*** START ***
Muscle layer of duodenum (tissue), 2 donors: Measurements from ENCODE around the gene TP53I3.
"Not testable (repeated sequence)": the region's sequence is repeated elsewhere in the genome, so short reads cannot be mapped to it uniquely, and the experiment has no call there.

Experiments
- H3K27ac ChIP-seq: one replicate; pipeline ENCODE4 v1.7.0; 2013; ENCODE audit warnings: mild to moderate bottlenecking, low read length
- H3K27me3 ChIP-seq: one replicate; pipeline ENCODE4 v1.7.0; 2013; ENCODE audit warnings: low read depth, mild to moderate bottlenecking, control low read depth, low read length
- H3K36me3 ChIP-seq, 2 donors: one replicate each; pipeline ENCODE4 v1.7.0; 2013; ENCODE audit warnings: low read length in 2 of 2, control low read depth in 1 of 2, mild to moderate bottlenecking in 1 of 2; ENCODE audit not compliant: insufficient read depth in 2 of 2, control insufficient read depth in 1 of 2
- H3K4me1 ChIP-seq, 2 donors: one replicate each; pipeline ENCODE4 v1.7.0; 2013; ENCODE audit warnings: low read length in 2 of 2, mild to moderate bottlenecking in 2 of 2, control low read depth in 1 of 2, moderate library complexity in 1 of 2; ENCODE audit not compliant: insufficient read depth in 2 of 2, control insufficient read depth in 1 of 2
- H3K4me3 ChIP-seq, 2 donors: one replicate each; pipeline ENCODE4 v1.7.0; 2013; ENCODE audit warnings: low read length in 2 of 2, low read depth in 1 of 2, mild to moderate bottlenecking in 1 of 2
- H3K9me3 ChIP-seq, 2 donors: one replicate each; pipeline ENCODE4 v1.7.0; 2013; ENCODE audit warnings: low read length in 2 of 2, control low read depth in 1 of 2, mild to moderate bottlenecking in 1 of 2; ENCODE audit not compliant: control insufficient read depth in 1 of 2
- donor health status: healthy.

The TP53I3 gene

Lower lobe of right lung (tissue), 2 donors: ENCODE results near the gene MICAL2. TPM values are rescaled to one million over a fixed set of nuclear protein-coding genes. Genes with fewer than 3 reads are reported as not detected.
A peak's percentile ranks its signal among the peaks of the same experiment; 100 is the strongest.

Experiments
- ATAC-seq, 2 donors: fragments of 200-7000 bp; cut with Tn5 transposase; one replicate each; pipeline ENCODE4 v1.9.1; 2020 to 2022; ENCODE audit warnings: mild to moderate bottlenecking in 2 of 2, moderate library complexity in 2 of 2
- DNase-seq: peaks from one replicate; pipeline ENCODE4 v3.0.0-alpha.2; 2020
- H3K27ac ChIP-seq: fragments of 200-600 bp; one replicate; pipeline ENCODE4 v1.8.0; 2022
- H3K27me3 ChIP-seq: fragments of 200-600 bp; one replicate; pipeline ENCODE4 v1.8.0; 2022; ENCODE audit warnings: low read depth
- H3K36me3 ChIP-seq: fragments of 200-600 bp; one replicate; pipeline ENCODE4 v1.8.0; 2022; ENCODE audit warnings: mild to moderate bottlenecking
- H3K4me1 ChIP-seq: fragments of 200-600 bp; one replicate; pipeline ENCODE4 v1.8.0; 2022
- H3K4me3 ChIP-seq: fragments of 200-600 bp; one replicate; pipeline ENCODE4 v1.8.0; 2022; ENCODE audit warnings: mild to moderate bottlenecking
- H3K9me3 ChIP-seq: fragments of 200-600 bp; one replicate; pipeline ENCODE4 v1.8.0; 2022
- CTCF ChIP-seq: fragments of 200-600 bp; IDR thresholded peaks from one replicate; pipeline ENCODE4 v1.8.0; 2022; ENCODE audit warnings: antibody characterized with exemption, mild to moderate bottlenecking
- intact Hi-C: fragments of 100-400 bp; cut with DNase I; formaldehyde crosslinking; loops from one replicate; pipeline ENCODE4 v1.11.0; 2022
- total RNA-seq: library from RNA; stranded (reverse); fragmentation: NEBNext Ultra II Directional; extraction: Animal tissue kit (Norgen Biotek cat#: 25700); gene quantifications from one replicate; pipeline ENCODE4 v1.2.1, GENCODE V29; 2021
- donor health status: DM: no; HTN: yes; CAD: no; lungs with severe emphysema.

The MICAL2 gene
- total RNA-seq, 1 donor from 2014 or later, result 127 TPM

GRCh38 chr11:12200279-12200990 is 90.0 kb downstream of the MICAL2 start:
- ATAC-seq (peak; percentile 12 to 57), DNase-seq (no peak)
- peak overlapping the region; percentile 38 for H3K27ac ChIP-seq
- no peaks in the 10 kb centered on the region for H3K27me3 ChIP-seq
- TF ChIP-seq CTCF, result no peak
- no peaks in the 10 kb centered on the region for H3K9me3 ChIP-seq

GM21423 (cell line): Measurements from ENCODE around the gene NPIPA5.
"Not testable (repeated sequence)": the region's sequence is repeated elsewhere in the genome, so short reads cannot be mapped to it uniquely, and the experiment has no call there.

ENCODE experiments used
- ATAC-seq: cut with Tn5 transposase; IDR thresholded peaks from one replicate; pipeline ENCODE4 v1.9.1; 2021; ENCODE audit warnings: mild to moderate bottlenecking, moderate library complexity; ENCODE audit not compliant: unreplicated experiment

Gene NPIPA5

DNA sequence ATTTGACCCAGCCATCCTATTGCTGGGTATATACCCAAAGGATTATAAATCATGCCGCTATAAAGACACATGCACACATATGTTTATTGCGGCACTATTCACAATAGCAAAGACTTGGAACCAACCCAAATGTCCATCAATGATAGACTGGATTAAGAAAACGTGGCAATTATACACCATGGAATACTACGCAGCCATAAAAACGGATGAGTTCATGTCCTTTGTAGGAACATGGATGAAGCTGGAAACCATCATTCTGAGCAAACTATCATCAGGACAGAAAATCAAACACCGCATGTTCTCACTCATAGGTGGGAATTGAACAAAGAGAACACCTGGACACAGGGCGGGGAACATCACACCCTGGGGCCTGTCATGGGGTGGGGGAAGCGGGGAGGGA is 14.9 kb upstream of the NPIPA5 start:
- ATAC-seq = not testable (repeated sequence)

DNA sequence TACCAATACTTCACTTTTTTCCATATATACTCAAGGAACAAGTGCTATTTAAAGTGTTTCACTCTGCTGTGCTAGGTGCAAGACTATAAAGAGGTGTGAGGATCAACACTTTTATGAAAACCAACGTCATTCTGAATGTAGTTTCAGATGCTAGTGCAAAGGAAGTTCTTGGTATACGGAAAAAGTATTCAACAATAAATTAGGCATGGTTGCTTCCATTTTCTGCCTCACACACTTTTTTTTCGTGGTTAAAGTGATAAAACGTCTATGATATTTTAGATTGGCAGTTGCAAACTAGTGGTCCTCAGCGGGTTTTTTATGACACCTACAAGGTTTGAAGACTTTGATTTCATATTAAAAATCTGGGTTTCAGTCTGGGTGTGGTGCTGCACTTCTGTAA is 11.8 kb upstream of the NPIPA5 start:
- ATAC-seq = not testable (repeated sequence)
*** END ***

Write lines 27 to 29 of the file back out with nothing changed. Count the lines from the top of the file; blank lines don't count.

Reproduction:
The MICAL2 gene
- total RNA-seq, 1 donor from 2014 or later, result 127 TPM

GRCh38 chr11:12200279-12200990 is 90.0 kb downstream of the MICAL2 start: